This has probably been the busiest week I've spent in Russia. That's a good thing, but we're just not too used to it. This area is doing well! It's sweet.
Cool stuff is going on all over the mission actually. Next week Saratov is getting a stake! It'll be the third stake in Russia, and I'm pretty stoked. Although I've never been to Saratov. It's down south and I've been (as you know) up in Kazan since I got here. But Sister Wilson served down there for about a year. I think she wanted to somehow go down and be there when they organized it, but it's about a day and a half's journey for a nephite, so no.
There's been actual snowfall, with snow staying on the ground. Sometimes when I talk to people they ask me if I've ever seen snow before. What, does Russia have a monopoly on snow? Although I've discovered that the easiest way to be funny in Russian is to pretend to be baby about the cold. So I milk it. I make jokes about not living through the winter or living in a freezer, and people think I'm funny. Have you ever seen snow before? Yeah, in movies. Hahahaha. I crack myself up. It's not very freezing yet, happily.
There were a couple of holidays this week, which meant we had double encounters with drunk men. Good stuff. Did I mention Sister Wilson carries mace? That stuff comes in handy. Now, the mission's official policy on drunk people is "run", but sometimes they walk into the branch building when you're there with a missionary-aged recent convert right before English club and start yelling you in a mixture of Russian and German, so you don't get around to running. And then the elders turn up and he decides to fight them, so you just spray 'em in the face. The man, not the elders. I need to get me some kind of spray or something, probably. That was the second and much more dramatic of the encounters, the first one just followed us around outside until a random bystander pepper-sprayed him. Thank you Russia for solidifying my resolve to not drink alcohol.
A random former investigator we called agreed to meet with us, and she has the best English of any Russian I've ever met. I don't know why that's noteworthy enough to make it in here, but I was pretty impressed. She's studying to be an interpreter, that's why. She says things like "it's no biggie". She wasn't super interested in what we had to say at first, but miracle lesson and I guess we'll see now? I also found in her a fellow Fall Out Boy fan. Fate. What's the most useful thing I did before my mission that prepared me for what lay ahead? Listen to fall out boy. (That is a joke, a JOKE, read your scriptures, kids)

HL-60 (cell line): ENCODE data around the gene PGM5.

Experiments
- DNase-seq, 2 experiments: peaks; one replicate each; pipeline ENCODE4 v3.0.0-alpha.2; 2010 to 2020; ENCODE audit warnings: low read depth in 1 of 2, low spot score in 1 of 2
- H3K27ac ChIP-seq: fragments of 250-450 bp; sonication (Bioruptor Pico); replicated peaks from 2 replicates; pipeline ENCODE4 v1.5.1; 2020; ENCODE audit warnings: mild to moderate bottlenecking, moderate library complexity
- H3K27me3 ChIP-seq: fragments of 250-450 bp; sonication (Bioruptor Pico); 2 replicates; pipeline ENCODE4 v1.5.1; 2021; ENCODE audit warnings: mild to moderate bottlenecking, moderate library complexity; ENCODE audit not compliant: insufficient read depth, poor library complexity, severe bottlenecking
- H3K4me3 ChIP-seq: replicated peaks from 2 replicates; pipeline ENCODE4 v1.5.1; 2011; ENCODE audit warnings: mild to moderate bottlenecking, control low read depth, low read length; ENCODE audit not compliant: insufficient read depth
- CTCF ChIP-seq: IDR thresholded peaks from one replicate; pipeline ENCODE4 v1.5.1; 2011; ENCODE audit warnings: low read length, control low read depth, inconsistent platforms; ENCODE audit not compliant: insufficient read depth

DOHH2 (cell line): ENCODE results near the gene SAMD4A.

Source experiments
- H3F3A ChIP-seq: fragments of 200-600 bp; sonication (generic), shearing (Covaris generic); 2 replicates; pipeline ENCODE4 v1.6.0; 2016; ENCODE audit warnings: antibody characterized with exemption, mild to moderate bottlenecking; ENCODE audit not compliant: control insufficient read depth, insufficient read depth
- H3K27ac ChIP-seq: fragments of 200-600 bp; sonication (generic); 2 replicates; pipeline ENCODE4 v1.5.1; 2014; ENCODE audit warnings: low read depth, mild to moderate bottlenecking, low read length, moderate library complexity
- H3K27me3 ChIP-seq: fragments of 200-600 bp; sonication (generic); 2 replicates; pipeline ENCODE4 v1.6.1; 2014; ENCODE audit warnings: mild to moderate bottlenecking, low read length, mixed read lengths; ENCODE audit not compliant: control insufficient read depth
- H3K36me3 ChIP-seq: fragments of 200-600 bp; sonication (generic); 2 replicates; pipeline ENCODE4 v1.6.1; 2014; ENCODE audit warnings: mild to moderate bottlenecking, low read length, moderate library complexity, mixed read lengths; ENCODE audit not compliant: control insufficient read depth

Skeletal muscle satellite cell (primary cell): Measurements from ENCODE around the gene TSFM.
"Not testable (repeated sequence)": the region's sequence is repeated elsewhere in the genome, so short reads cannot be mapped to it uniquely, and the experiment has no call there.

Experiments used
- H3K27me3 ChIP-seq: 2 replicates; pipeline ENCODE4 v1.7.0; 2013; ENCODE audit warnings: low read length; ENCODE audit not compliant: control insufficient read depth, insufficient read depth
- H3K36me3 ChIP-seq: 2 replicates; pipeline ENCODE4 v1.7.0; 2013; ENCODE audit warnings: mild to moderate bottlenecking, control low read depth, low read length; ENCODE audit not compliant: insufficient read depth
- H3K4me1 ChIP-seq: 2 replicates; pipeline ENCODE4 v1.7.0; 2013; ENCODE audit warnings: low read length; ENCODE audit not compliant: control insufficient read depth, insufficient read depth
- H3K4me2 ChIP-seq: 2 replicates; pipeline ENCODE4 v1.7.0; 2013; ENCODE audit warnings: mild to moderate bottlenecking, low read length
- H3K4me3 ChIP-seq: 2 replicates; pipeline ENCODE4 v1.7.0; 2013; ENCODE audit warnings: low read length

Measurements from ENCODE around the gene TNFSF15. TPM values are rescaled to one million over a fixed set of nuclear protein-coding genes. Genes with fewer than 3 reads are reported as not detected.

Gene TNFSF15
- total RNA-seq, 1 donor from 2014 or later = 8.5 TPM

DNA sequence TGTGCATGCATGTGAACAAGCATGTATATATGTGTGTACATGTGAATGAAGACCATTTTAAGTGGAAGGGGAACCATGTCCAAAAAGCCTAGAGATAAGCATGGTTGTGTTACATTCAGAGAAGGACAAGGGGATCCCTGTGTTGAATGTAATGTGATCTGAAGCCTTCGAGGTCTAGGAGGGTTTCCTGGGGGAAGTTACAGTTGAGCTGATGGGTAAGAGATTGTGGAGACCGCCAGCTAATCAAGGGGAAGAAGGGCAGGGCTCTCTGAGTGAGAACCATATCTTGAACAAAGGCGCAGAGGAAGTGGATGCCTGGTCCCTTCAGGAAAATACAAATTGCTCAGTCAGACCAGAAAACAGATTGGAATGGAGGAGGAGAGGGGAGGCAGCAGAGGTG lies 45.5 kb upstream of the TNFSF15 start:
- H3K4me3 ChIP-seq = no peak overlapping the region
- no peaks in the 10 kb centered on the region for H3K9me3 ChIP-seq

But yeah, this week was good. We ran around a lot and taught a lot of lessons. Okay, maybe not a lot by some standards, but our area is the north half of the city and it takes us ages to get everywhere on the bus. It's so cool to me how the stuff we teach, the stuff missionaries teach, we teach to everyone. We teach the same five lessons to everyone. We teach it to kids, we teach it to old historian-physicists. We can teach it with fun object lessons and candy bribes, or we can pick apart every detail to highlight the logic of it. And it seriously does apply to everyone. Every person. It blows my mind just a little. Sometimes it's fun opening people up and figuring out which thing they need. Every person. Even the people who are happy in their life or aren't interested in anything, if you really talk to them, needs something we teach. It's amazing.
Remember to check back for next week's episode: Toliatti Again. Will the MTC-reunion atmosphere kill our productivity?! Will we beat our cereal record?! Will Sister Wilson ever get trunky?! Don't miss it!!
Okay that's all. I love you all! Have a wonderful week. Do things you haven't done before! Don't get in situations where anyone has to be maced!